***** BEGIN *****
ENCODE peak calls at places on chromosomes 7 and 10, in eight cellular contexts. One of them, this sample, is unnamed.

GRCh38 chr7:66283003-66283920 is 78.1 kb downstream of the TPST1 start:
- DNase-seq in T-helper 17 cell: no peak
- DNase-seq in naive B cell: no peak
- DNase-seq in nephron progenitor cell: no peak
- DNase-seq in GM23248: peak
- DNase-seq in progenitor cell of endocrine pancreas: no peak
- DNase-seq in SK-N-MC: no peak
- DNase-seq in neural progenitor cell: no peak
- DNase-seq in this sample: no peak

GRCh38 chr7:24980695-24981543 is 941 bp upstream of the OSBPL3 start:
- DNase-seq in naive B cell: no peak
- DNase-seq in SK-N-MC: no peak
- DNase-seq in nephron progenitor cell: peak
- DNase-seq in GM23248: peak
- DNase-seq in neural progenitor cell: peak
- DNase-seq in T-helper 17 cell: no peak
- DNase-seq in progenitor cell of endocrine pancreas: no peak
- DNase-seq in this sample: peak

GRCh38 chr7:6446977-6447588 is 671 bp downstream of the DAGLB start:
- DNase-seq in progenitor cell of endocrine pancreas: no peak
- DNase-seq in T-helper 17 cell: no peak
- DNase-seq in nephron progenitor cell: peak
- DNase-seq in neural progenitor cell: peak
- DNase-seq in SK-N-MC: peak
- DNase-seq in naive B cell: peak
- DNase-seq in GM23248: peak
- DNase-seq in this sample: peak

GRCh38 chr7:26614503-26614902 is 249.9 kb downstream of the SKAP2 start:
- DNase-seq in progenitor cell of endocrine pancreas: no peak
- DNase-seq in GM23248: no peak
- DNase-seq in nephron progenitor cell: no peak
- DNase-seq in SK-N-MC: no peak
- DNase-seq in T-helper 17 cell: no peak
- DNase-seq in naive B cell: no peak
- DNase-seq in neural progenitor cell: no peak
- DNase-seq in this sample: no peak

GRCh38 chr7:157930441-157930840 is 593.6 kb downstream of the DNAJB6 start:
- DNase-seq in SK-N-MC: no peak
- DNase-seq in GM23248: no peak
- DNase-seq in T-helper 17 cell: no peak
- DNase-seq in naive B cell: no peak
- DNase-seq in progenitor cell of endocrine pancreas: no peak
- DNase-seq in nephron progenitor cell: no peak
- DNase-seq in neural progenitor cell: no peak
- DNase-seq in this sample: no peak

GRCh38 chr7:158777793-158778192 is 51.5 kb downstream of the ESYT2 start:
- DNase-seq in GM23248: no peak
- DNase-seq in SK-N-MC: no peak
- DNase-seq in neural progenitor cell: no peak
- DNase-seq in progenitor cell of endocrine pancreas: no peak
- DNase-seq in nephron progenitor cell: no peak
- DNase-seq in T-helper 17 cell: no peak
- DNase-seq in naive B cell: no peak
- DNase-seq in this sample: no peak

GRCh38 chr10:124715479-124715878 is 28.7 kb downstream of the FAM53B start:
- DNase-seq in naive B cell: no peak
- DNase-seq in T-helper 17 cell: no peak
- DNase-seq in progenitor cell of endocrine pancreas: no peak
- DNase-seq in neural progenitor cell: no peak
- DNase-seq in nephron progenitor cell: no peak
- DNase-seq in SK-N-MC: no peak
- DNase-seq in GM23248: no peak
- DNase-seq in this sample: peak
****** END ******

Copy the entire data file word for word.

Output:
ENCODE peak calls at places on chromosomes 7 and 10, in eight cellular contexts. One of them, this sample, is unnamed.

GRCh38 chr7:66283003-66283920 is 78.1 kb downstream of the TPST1 start:
- DNase-seq in T-helper 17 cell: no peak
- DNase-seq in naive B cell: no peak
- DNase-seq in nephron progenitor cell: no peak
- DNase-seq in GM23248: peak
- DNase-seq in progenitor cell of endocrine pancreas: no peak
- DNase-seq in SK-N-MC: no peak
- DNase-seq in neural progenitor cell: no peak
- DNase-seq in this sample: no peak

GRCh38 chr7:24980695-24981543 is 941 bp upstream of the OSBPL3 start:
- DNase-seq in naive B cell: no peak
- DNase-seq in SK-N-MC: no peak
- DNase-seq in nephron progenitor cell: peak
- DNase-seq in GM23248: peak
- DNase-seq in neural progenitor cell: peak
- DNase-seq in T-helper 17 cell: no peak
- DNase-seq in progenitor cell of endocrine pancreas: no peak
- DNase-seq in this sample: peak

GRCh38 chr7:6446977-6447588 is 671 bp downstream of the DAGLB start:
- DNase-seq in progenitor cell of endocrine pancreas: no peak
- DNase-seq in T-helper 17 cell: no peak
- DNase-seq in nephron progenitor cell: peak
- DNase-seq in neural progenitor cell: peak
- DNase-seq in SK-N-MC: peak
- DNase-seq in naive B cell: peak
- DNase-seq in GM23248: peak
- DNase-seq in this sample: peak

GRCh38 chr7:26614503-26614902 is 249.9 kb downstream of the SKAP2 start:
- DNase-seq in progenitor cell of endocrine pancreas: no peak
- DNase-seq in GM23248: no peak
- DNase-seq in nephron progenitor cell: no peak
- DNase-seq in SK-N-MC: no peak
- DNase-seq in T-helper 17 cell: no peak
- DNase-seq in naive B cell: no peak
- DNase-seq in neural progenitor cell: no peak
- DNase-seq in this sample: no peak

GRCh38 chr7:157930441-157930840 is 593.6 kb downstream of the DNAJB6 start:
- DNase-seq in SK-N-MC: no peak
- DNase-seq in GM23248: no peak
- DNase-seq in T-helper 17 cell: no peak
- DNase-seq in naive B cell: no peak
- DNase-seq in progenitor cell of endocrine pancreas: no peak
- DNase-seq in nephron progenitor cell: no peak
- DNase-seq in neural progenitor cell: no peak
- DNase-seq in this sample: no peak

GRCh38 chr7:158777793-158778192 is 51.5 kb downstream of the ESYT2 start:
- DNase-seq in GM23248: no peak
- DNase-seq in SK-N-MC: no peak
- DNase-seq in neural progenitor cell: no peak
- DNase-seq in progenitor cell of endocrine pancreas: no peak
- DNase-seq in nephron progenitor cell: no peak
- DNase-seq in T-helper 17 cell: no peak
- DNase-seq in naive B cell: no peak
- DNase-seq in this sample: no peak

GRCh38 chr10:124715479-124715878 is 28.7 kb downstream of the FAM53B start:
- DNase-seq in naive B cell: no peak
- DNase-seq in T-helper 17 cell: no peak
- DNase-seq in progenitor cell of endocrine pancreas: no peak
- DNase-seq in neural progenitor cell: no peak
- DNase-seq in nephron progenitor cell: no peak
- DNase-seq in SK-N-MC: no peak
- DNase-seq in GM23248: no peak
- DNase-seq in this sample: peak